3. Examine The Power Relay.
It's possible that your car's engine will function correctly after the ignition switch is disconnected. If that's the case, you'll need to find the ignition and fuel system's power relay.
Remove the primary relay and see if your automobile shuts down completely. If it stops working, you'll need to replace the primary relay. If not, proceed to the next step in the troubleshooting process.
A video from YouTube is shown below to show you how to pull out the relay from the fuse box.
4. Check If It Is A Dieseling Problem.
If the engine does not stop and instead appears to go into leaping spasms with knocking and pinging sounds, this is referred to as "dieseling". Following are the troubleshooting ideas.
4.1. Examine If It Is Carburetor Or Fuel Injected.
Is your vehicle equipped with a fuel injection system or a carburetor? Check your workshop manual if you don't know. Fuel injection is likely in your car if it was manufactured after 1985.
Fuel injection rarely causes dieseling since the fuel delivery is stopped as soon as the switch is turned off. A carburetor will deliver fuel as long as there is air moving through it unless it is specially designed. If your fuel-injected vehicle is dieseling, the system has a leaking fuel injector that needs to be replaced.
4.2. Examine The Idle Speed
If the engine idle speed is too high, the automobile may diesel after it has been turned off. Check your idle speed by connecting your tachometer according to the instructions.
Idle speed for most four and six-cylinder engines should be between 850 and 900 RPM. Engines with eight cylinders may idle at 600 RPM. Check your workshop manual for specifics on how to set the idling speed.
4.3. Examine The Solenoid For Anti-Dieseling.
Dieseling became a problem on even new cars in the late 1970s, with the adoption of emission controls. As a result, manufacturers incorporated an anti-dieseling solenoid into their carburetors.
It's normally cylindrical, around 1-2 inches long, and connected by a single wire. When the key is turned on, that wire becomes hot, opening the valve and allowing it to close when the key is turned off.
Turn on the key and disconnect the wire. Release the connectors by touching them together. As the solenoid opens and closes, you should hear a click. If no sound is heard, the solenoid is broken and has to be replaced.
4.4. Examine The Ignition Timing.
Modern cars do not have adjustable ignition timing, but if your vehicle is old enough to have a dieseling problem, it most likely does.
If the ignition timing is off by a few degrees, the temperature within the engine might rise to the point where it causes dieseling.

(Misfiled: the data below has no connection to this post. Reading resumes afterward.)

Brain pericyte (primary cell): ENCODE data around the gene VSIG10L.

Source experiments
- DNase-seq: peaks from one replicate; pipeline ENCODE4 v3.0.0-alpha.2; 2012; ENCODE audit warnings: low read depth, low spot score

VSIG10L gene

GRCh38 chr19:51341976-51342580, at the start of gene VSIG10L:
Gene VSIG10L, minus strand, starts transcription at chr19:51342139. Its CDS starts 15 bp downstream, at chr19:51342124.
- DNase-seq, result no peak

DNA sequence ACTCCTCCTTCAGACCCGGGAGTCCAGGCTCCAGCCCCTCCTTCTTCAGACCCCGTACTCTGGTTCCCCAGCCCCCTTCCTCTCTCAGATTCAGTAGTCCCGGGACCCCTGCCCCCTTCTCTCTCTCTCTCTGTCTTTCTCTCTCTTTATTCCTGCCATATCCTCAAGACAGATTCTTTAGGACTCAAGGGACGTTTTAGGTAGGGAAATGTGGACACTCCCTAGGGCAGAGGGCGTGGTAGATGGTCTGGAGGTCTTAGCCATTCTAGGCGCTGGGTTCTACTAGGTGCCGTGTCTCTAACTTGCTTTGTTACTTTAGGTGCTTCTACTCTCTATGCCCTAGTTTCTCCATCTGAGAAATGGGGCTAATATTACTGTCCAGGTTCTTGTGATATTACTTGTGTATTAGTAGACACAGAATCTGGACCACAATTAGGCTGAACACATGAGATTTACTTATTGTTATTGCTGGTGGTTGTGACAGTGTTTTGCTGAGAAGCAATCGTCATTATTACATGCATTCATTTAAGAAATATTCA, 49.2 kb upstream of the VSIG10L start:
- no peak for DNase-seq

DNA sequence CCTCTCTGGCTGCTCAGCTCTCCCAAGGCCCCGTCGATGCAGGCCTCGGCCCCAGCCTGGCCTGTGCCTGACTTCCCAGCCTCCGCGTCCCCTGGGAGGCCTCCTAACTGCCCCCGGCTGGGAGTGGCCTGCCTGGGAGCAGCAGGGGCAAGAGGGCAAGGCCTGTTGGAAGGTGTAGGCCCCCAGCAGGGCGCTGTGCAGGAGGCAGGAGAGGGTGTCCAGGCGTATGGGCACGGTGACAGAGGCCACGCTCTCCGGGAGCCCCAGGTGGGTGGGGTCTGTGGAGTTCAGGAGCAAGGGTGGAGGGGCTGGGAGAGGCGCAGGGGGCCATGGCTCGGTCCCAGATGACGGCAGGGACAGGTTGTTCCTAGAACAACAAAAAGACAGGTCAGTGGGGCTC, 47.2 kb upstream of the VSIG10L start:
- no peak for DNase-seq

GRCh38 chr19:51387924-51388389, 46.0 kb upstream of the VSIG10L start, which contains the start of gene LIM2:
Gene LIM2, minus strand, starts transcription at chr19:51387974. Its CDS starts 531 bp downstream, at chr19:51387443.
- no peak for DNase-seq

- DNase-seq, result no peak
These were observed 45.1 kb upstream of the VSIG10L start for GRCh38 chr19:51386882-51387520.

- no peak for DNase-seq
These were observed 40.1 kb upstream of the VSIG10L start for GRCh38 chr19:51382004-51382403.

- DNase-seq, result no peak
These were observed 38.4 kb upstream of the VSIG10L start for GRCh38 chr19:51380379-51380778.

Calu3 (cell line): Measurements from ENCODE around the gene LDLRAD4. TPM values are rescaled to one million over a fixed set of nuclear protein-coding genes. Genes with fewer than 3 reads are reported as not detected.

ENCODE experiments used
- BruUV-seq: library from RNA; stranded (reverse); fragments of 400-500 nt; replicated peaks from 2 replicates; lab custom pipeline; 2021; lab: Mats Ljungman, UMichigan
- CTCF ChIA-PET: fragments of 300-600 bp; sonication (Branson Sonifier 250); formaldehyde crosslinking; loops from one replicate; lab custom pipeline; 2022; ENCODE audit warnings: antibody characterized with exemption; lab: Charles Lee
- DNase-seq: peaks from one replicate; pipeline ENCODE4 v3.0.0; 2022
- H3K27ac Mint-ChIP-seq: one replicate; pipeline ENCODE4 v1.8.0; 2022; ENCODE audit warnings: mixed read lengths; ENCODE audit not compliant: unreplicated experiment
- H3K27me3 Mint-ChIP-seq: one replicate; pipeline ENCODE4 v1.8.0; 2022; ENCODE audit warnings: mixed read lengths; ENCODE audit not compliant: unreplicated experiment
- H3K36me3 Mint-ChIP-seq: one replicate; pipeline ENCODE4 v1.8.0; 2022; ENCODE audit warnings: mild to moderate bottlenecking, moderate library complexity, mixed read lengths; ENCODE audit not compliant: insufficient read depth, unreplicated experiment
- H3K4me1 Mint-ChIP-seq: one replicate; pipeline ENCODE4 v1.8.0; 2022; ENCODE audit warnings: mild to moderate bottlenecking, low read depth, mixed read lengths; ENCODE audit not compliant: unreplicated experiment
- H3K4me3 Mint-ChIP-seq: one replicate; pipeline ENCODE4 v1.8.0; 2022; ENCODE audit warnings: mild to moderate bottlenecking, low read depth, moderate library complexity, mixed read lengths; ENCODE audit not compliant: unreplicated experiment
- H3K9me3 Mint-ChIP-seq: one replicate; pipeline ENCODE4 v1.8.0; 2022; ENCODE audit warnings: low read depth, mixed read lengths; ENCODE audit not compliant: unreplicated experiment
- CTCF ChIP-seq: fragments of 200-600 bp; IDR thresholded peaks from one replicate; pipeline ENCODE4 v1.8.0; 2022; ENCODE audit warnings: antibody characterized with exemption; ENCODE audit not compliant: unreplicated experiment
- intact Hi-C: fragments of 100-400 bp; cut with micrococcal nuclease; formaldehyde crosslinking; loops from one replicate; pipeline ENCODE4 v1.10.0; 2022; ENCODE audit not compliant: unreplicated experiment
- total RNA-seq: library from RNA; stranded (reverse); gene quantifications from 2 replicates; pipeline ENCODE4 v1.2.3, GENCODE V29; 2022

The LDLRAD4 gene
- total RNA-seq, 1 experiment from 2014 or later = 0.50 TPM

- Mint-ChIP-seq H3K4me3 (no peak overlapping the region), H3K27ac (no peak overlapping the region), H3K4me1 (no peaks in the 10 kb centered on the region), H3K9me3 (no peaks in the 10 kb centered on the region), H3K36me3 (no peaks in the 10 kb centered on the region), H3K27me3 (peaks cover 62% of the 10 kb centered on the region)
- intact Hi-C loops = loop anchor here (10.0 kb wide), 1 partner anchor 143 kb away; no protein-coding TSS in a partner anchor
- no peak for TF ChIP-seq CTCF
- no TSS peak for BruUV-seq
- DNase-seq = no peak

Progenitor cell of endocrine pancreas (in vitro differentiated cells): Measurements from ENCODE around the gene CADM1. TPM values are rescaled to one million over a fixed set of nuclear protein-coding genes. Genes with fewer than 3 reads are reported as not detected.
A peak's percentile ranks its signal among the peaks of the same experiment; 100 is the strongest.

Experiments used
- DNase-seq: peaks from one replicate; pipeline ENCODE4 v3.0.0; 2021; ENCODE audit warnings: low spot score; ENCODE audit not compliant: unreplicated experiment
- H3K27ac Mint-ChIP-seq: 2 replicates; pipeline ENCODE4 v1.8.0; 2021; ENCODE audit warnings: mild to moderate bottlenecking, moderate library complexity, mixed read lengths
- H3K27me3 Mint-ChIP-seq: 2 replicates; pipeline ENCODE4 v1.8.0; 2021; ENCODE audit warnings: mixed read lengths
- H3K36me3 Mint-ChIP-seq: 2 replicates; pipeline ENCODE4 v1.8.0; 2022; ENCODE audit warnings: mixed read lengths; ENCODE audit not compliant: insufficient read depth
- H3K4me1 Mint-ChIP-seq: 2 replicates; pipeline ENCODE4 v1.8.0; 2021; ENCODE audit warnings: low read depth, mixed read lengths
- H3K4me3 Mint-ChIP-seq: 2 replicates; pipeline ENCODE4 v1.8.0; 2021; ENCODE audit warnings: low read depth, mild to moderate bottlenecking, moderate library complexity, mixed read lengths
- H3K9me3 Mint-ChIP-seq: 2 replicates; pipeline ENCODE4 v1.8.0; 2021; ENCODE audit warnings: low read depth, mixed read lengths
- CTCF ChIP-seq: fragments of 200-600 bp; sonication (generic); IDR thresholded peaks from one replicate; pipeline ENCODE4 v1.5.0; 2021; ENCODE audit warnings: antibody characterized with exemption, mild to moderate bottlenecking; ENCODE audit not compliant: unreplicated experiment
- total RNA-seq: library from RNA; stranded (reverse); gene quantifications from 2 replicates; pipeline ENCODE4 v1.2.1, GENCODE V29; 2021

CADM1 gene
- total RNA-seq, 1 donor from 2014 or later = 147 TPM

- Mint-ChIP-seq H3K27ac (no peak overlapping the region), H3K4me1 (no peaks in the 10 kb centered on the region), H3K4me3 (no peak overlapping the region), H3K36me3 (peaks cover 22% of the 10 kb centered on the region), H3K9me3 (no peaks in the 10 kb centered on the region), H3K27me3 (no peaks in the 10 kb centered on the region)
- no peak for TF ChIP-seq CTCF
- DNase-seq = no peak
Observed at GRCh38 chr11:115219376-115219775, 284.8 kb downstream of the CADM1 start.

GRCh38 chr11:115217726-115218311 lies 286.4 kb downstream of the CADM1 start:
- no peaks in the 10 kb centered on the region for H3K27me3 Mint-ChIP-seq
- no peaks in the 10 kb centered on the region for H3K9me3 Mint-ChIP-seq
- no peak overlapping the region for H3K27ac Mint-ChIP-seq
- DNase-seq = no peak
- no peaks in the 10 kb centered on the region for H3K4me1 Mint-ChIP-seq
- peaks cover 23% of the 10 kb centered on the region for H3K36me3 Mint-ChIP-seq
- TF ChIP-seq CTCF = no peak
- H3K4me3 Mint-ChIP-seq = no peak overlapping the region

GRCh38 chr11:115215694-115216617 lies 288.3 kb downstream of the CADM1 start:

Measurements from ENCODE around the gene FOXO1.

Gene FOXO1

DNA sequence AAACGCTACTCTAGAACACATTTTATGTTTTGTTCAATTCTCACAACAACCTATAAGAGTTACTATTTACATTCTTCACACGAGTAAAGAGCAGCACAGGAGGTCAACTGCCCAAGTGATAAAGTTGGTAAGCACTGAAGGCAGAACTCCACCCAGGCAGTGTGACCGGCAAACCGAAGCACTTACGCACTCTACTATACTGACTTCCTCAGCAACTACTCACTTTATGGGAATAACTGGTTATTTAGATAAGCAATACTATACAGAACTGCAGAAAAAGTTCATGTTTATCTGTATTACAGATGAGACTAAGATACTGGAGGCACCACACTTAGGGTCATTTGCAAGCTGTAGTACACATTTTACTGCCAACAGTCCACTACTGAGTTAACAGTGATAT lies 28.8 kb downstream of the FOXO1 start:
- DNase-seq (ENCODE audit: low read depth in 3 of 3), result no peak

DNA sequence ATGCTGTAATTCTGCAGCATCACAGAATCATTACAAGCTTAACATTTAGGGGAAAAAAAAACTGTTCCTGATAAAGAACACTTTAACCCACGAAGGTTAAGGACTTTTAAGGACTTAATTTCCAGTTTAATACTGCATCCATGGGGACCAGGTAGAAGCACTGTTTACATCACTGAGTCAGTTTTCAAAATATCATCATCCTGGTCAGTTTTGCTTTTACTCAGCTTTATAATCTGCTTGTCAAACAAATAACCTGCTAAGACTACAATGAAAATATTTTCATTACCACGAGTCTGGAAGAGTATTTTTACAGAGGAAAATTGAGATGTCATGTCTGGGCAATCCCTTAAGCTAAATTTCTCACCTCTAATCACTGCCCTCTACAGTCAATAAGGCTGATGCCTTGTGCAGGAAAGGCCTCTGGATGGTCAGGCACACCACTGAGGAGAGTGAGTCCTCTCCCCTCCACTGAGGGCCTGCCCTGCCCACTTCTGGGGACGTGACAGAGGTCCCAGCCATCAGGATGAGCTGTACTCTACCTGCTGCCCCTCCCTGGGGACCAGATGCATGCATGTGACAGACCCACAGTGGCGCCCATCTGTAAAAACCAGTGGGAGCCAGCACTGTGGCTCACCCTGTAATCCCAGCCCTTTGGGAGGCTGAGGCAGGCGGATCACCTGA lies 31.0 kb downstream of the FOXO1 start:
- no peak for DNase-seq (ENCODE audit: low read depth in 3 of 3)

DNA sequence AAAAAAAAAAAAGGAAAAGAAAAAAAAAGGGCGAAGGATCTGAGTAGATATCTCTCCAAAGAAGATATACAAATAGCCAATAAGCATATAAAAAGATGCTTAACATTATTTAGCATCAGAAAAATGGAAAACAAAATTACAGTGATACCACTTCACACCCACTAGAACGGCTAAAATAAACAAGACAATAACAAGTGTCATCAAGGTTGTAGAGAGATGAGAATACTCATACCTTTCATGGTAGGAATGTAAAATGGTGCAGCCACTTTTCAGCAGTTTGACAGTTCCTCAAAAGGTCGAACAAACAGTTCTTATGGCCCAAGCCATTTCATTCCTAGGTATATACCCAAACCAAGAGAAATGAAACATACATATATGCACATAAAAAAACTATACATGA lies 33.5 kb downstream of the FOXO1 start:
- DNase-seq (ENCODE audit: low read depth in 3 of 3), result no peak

The timing process can be found in the manual. It varies greatly from vehicle to vehicle. Some cars have the timing set to idle, while others have it set to a high engine speed.
Before you adjust the timing, some manufacturers require you to disconnect specific controls. There is no universal approach for all engines.
4.5. Examine the Spark Plug.
Dieseling can also be caused by using the wrong spark plug.
Spark plugs are designed to maintain a set operating temperature, and if your engine's plugs are in the improper heat range, they could generate a hotspot, which could lead to dieseling.
Take a spark plug out of the box and check the part number against the manufacturer's specs. If you notice anything wrong with them, replace them.
4.6. Examine The Carbon.
If you've gone through all of these measures and still can't cure your problem, your engine is most likely clogged with carbon.
- Consider adding a fuel additive. There are many fuel additives available on the market that are designed to help remove carbon from an engine while it is operating.
Fill the tank with a fuel additive according to the manufacturer's recommendations. Then drive the automobile on the highway for a while, doing some harsh accelerations.
Carbon deposits will be broken up and sent down the tailpipe with the cleaning mixture.
- Consider replacing your fuel. Using higher octane fuel may assist you to solve a dieseling problem you haven't been able to solve with previous methods.This is a treatment rather than a cure. Higher octane fuels are more stable and less prone to engine pre-ignition caused by carbon buildup.
So if you're stuck with the dilemma of how to turn off a car engine, the above troubleshooting techniques can help. Don't forget to use these useful tips in the future if you run into this difficulty. If you are not comfortable doing it by yourself, hire a certified mechanic from your area to do it for you.
Before you go, please check some of our valuable posts below.